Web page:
A New Spin on Coin Innovation
When is a coin not just a coin? When it’s also a working carousel — miniaturized, of course. Royal Canadian Mint Product Manager Uyen Vo explains the cutting-edge technology behind a new $50 Fine Silver coin that has to be seen to be believed.
In theme parks and on fairgrounds, in small towns and big cities, Canada has a rich legacy of beautiful, ornate antique carousels dating back to the turn of the 20th century. They’re magical machines that continue to invoke a sense of wonder and nostalgia in Canadians today.
That gave the team at the Royal Canadian Mint an idea.
“We’re always trying to create something new, something that will excite people,” says Product Manager Uyen Vo. “So we thought, if we’re going to make a coin that commemorates Canada’s antique carousels, why not make a coin that is a carousel?”
The result — the partially gold-plated $50 Fine Silver Antique Carousel coin — is a world first in interactive minting technology. The reverse face features a functioning 3D carousel whose miniature horses rise up and down as it rotates, controlled by a magnet that ships with the coin.
“Most R&D coins take time,” says Vo, “but this may have been the most involved yet. Multiple technologies had to interrelate, multiple departments had to work together. Then again, nobody said innovation is easy!”
From inspiration to execution
Originally, the coin was to be modeled on an actual antique carousel built in 1928 that is currently located at Canada’s Wonderland north of Toronto. After some further thought, the Mint team opted to go for a more universal design.
“We always want our coins to be Canadian in the broadest way possible,” explains Vo. “We took inspiration from the carousel at Canada’s Wonderland but also worked in elements from others across the country. We feel like we’ve created something that will resonate with everyone.”
Once the art was finalized, the engineering challenge of creating a functional carousel on a coin began. The process took more than a year. Fortunately, the team didn’t have to start from scratch: in 2017, the Mint released a 90th anniversary Peace Tower Clock coin with a moveable clock gear made from copper from the actual Peace Tower on Parliament Hill.
While Vo says the Peace Tower coin was not nearly as complicated as making a working carousel, it provided some valuable lessons for realizing new design.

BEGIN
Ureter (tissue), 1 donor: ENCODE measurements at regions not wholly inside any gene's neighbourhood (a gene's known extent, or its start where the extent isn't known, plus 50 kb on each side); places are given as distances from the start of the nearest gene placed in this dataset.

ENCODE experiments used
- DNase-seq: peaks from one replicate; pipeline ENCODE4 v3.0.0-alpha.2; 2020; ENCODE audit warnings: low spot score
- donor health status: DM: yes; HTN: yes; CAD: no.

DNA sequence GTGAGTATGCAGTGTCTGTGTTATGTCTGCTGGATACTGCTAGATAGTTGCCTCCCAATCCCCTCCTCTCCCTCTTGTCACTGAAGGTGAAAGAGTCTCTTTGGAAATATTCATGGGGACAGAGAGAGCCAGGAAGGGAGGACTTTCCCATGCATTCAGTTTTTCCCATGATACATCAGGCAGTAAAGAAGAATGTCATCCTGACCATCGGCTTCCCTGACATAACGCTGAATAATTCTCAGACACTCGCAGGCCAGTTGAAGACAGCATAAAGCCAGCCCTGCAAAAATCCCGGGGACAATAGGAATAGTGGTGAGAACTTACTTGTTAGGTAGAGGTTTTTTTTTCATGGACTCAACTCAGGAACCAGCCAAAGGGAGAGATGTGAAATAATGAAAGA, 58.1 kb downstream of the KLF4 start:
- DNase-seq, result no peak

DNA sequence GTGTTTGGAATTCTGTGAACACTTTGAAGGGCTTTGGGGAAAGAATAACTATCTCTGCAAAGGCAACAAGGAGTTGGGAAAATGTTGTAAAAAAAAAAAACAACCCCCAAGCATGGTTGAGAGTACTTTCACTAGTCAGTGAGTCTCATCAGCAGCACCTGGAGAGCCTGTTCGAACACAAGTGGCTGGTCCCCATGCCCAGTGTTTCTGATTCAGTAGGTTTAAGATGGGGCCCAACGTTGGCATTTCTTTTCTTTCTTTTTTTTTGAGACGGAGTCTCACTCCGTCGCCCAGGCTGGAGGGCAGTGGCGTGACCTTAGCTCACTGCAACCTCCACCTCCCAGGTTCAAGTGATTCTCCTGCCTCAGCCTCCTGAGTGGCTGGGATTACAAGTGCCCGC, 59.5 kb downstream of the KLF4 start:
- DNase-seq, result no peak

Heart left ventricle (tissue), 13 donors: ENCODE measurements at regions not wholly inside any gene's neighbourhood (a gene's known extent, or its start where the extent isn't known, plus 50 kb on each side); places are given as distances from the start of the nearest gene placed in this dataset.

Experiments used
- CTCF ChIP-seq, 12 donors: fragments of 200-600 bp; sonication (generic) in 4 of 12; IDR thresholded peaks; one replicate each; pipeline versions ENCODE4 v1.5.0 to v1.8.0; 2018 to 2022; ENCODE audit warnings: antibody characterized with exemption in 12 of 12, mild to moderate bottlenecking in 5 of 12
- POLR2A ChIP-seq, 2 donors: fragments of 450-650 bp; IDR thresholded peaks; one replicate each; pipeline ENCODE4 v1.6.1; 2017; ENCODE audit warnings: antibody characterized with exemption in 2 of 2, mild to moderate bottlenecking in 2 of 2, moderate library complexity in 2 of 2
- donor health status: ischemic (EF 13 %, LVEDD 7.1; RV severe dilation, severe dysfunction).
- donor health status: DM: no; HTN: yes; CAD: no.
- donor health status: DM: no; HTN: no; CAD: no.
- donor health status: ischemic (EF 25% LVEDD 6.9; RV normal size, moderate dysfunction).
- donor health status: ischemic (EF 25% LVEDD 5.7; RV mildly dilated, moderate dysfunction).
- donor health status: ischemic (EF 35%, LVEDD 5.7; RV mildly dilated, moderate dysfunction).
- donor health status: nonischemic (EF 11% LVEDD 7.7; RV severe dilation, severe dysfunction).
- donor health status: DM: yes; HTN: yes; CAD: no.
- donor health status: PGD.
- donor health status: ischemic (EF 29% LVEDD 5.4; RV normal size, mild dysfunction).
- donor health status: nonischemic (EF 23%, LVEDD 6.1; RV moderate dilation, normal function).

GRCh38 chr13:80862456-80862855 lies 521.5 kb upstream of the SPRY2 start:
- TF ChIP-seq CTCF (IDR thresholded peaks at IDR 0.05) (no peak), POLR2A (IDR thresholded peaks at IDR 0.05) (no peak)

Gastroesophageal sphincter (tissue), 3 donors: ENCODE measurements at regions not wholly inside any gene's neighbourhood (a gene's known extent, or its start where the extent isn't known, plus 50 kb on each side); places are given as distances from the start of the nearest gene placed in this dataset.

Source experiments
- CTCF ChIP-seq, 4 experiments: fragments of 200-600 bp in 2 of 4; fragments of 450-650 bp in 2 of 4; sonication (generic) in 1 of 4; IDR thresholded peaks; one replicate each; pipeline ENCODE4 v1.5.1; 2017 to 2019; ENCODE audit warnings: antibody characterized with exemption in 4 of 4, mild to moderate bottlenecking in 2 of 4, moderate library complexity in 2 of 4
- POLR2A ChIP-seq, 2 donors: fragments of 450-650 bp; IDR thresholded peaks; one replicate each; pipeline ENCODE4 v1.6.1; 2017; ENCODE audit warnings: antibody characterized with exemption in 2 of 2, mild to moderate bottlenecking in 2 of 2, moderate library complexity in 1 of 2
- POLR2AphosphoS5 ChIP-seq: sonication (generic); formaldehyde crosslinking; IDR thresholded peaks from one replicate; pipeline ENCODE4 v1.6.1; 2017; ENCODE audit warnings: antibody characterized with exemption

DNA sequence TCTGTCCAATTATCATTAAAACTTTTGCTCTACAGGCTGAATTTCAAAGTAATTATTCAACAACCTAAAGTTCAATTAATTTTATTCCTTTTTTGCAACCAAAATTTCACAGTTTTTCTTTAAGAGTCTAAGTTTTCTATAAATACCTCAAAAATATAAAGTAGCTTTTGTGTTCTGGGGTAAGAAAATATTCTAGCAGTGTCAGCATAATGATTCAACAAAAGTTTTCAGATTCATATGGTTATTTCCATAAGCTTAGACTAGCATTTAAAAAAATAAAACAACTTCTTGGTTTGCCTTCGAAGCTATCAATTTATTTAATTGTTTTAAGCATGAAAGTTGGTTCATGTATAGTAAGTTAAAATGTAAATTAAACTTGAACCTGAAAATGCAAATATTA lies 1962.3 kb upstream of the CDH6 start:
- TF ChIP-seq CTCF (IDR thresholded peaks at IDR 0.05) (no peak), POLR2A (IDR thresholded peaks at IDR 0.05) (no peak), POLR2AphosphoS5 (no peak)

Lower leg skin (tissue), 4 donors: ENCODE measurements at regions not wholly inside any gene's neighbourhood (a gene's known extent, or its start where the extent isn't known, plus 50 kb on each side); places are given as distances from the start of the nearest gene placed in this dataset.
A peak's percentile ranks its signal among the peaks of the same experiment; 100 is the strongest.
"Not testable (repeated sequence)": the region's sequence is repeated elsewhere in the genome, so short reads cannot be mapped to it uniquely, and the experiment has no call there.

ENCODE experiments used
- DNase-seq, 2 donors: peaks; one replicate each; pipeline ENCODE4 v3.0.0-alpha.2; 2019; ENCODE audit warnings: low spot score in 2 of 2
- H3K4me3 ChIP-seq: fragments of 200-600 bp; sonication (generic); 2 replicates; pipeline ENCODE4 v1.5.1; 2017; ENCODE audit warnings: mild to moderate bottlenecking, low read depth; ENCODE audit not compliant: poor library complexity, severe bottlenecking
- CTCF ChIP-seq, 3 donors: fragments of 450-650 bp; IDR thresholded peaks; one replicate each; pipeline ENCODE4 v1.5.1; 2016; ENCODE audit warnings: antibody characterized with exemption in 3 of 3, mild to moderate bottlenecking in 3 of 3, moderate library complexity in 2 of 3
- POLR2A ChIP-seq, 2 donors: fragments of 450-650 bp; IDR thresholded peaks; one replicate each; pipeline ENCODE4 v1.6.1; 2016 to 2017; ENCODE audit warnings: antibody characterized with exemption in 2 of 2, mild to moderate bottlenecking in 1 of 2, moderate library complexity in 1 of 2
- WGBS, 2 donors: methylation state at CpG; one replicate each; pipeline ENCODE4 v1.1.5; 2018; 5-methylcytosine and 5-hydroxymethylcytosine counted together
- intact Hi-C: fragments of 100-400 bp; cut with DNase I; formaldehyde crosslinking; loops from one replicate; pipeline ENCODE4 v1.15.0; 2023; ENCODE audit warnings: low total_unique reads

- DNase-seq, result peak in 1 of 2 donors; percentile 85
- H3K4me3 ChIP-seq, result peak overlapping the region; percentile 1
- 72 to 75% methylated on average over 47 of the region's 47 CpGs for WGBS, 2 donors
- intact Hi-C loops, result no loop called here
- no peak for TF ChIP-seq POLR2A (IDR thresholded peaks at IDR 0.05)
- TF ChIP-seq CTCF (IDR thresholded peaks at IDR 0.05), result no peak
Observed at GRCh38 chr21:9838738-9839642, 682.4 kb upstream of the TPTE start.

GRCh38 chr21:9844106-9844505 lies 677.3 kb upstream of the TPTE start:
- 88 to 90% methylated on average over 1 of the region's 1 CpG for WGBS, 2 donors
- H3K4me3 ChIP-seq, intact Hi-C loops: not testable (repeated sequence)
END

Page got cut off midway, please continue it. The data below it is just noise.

One of the biggest challenges, ironically, was the smallness of the parts.
“We had to find a balance between the delicacy required by the beautiful design and the durability needed for the interactive element,” Vo explains. “I think it took eight castings just to make sure everything was working right and that the whole piece together was strong enough. When we make a coin, it’s meant to last forever.”
The pocket in the coin where the carousel sits was created using Mint R&D department’s new mini-mill machine. The coin itself was cast using the same machine the Mint uses to make medals rather than standard coining machinery.
An instant classic
While Antique Carousel is decidedly a feat of engineering, it is also a stunning example of coin art created by Calder Moore, a graduate of the Centre for Arts and Technology’s animation program. Moore has provided several previous coin designs for the Royal Canadian Mint, notably the Loon and the Beaver.
The $50 Fine Silver carousel coin features rococo stylings and a scalloped rounding board lined by a row of gold bulbs that evoke a carousel’s lights. Selective gold plating over 99.99% pure silver enhances the coin’s engraved scrollwork. The mirror finish is framed by a gold-pated rim.
Limited to a mintage of just 1,000 coins, Vo expects Antique Carousel’s unique design and world-first features will make it a prized collector’s item.
“We’ve already received interest and attention from all over the world,” she says. “We think we’ve got something very special here, and we can’t wait to share it with our collectors.”